Why Chronically Ill People May Also Be Chronically Single
This one’s for the single ladies (or gentlemen) who find themselves not only chronically sick, but chronically single.
I almost titled this post “girl interrupted,” but for me it’s not like I ever had a steady healthy life to interrupt, it’s more like health troubles have been the gremlin to the airplane of my life since my teen years.
Being chronically ill can be incredibly lonely, whether you have close family or not (thankfully I do), and like I have talked about in past posts, most chronically ill people see friends and/or family walk away as illness goes on. When it comes to dating with illness (even if you are somewhat functioning), that doesn’t mean that dating is easy or possible. Healthy people have more avenues to meet people that would fit their criteria for a significant other (I’m not implying that’s a cake walk either), but what about the chronically ill?
Even for the “functioning” chronically ill this may be close to impossible.
I am not bedridden and I can hold a part-time job, but that doesn’t mean every day isn’t a struggle. But “functioning” in what’s required of me means sacrificing everything else, and a lot of the time there’s not much left of me after my basic obligations. What is hard to navigate is that I seem to have a few months every year when things seem pretty good; I have better energy and I can start being social again, being able to exercise some, and feel reintroduced to my own humanity. It’s in these times I think “well maybe I can start to think about finding someone,” but then inevitably things take a dive again and I go back to survival mode: bare basics, just getting by. With every “bad cycle” I have to start saying “no” again to social activities and almost everything outside of bare basics. It’s a yo-yo life.
So how does one date someone like me? In my personal experience I guess they don’t.
Firstly, you would have to actually meet someone. But how if you don’t go out? There are no weeknights out with friends. There are no group social activities. Church attendance may stop. Any weekend activities like hiking or day trips may be too much. And what if you feel like you look and feel like crap and just the stress of even thinking about getting yourself presentable and putting on a good face is too much? It’s so much easier just to sink back into isolation because self-care and living is enough to deal with.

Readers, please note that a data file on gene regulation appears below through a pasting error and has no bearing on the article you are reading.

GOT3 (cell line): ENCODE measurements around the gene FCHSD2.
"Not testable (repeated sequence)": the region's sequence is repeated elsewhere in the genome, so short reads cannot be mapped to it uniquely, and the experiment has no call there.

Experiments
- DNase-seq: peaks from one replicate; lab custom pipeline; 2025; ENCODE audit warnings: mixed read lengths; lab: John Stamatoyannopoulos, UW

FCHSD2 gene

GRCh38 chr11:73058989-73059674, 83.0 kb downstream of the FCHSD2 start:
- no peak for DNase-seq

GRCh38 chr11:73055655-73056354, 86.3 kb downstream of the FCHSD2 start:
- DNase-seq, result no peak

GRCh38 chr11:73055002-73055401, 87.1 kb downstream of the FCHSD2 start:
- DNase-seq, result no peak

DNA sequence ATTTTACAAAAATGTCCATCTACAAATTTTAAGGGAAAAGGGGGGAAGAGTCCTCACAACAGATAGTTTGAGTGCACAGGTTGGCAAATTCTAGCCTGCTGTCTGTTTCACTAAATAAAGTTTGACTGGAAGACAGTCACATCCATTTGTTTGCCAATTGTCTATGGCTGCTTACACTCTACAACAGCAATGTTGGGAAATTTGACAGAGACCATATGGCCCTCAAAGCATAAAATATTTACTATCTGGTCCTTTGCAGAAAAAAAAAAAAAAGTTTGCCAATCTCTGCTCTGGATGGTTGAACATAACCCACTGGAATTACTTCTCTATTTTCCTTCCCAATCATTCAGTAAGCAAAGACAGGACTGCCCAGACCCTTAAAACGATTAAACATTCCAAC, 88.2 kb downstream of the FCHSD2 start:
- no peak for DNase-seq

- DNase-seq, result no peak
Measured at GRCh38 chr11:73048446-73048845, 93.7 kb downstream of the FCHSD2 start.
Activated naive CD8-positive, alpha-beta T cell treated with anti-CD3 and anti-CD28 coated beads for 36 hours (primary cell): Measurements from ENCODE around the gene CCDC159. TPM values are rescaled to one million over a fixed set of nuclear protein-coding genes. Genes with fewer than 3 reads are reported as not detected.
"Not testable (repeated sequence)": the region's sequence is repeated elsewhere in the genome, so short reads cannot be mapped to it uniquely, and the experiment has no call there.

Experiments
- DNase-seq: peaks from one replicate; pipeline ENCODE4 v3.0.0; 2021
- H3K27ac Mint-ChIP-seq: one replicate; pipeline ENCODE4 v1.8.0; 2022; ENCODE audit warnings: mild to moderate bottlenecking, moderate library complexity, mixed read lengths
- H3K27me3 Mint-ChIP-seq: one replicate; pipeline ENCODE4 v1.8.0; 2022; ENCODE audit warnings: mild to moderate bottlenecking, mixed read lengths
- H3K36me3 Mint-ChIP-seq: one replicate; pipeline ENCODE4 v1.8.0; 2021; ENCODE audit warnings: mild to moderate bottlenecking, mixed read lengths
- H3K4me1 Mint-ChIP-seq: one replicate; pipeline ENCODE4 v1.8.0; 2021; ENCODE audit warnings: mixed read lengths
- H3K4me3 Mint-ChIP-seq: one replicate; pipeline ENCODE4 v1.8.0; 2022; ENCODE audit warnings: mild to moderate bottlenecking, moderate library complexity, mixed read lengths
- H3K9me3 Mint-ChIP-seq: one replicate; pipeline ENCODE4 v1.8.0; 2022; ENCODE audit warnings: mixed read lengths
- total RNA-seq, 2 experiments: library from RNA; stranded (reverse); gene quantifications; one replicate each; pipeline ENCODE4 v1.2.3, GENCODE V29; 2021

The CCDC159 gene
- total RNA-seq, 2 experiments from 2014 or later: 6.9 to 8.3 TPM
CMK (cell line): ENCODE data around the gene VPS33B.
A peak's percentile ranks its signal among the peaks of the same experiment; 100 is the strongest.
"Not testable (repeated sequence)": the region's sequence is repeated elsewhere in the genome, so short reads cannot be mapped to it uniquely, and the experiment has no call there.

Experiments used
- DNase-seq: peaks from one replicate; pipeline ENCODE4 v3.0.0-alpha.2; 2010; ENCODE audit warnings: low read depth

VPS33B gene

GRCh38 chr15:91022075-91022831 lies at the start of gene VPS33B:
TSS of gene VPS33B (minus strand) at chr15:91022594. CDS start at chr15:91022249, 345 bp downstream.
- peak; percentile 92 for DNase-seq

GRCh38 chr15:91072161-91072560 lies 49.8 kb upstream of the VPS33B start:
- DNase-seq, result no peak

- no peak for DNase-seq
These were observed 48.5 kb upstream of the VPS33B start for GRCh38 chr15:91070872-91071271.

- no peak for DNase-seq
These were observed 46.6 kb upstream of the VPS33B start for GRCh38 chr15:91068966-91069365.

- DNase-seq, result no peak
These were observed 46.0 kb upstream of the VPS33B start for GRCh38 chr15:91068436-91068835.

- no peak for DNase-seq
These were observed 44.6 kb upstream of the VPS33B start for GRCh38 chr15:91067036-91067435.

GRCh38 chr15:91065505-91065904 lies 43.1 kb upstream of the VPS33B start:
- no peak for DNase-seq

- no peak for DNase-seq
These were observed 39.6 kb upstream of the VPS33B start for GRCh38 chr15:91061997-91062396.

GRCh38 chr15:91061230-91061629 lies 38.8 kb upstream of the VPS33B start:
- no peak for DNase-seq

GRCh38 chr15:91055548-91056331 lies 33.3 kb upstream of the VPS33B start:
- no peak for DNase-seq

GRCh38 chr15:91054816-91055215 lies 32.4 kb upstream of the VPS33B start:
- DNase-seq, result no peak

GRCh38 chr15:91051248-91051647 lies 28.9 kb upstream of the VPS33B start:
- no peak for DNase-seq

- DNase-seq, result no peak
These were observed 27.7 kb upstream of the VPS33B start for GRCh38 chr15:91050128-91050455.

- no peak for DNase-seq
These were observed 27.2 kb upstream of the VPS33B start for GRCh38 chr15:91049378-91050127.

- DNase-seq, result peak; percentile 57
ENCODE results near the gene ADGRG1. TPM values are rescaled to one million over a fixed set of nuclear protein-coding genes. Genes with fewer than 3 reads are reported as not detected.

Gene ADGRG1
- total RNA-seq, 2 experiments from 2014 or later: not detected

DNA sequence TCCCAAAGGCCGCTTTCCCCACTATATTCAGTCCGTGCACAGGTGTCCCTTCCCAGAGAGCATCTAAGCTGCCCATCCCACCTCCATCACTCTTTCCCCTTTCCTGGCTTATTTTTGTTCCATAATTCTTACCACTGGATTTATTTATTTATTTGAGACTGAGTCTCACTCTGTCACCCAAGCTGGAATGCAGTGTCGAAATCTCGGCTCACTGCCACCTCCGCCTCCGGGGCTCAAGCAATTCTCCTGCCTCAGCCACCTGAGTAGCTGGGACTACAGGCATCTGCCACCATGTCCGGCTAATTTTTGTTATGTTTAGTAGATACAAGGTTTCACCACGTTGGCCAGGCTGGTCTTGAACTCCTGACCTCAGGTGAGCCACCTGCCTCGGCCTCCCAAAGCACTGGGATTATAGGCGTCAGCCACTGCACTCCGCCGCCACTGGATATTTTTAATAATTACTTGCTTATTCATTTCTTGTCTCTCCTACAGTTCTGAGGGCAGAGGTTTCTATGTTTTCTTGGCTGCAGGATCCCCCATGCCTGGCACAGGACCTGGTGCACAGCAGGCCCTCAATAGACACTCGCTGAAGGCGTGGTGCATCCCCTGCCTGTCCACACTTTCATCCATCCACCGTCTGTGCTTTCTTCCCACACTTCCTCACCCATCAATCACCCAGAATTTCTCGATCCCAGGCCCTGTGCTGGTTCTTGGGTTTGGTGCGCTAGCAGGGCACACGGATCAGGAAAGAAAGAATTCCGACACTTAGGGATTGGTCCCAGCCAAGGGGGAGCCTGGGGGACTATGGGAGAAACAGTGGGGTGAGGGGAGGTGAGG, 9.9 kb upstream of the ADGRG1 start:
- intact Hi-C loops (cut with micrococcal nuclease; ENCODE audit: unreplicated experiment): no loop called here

If you are chronically ill it is exhausting being you, but how much more so for those closest to you? I see how close family is affected when the ones they love who are ill, and it’s a horrible strain especially when there’s no end in sight. But these people already know and love us. It takes a long, long time for new friends that come into my life to “get it,” even the ones who are sweet and understanding have a hard time grasping that what are normal activities for them (even their daily routines) are not apart of my life and not possible. It takes people time to see that while your body may look OK from the outside, it serves as your prison of pain and fatigue.
But how would you approach a possible new partner with your life? (We are assuming that somehow you have made it past the first hurdle of actually getting out). It would take a special person to willingly enter into this scenario. But I know they are out there… (bless you, those who love and support your ill partners).
I also don’t feel like I am present for other people the way I want to be. A lot of the time I am exhausted just dealing with me. But I do try; I am an uber-communicator and reach out to others all the time and do the best I can to support others in their struggles and try and be diligent in prayer for my friends and family. But I can’t imagine having a spouse and trying to be there in the capacity that they would need. I fear I may not be able to hold up my end in a household, or relationally.
More than that, when I am going through a hard time physically, I am fairly aware that I am not quite myself mentally or emotionally as well. Whether it be more inflammation on the brain, or toxins or whatever… I am well aware that my ability to rationalize or consistently think clearly is affected. I also lose the creative and motivated sides of myself. So in a very real way, I am not fully myself!
Friends that have known me a while can tell a definite difference between clear-headed me and me on the days things are foggy. You see if you don’t know me it looks like my personality is different. If I ever seem quiet and a little shut down its because I literally am, but it’s not my personality or my choice. So how do you begin a new relationship like this? Well, if you figure it out let me know.
Chronic illness is tough, and maybe it is tougher being single and not having the support of a significant other. But I only know this experience, and maybe the strain of being in a relationship when one partner is ill would/could be a lot more difficult.
We are all individuals and every situation is different. So this is just a shout out to my fellow chronic illness warriors; for now we will just hunker down, survive, take care of ourselves and (for me) serve God the best I can with what limited spoons I have.
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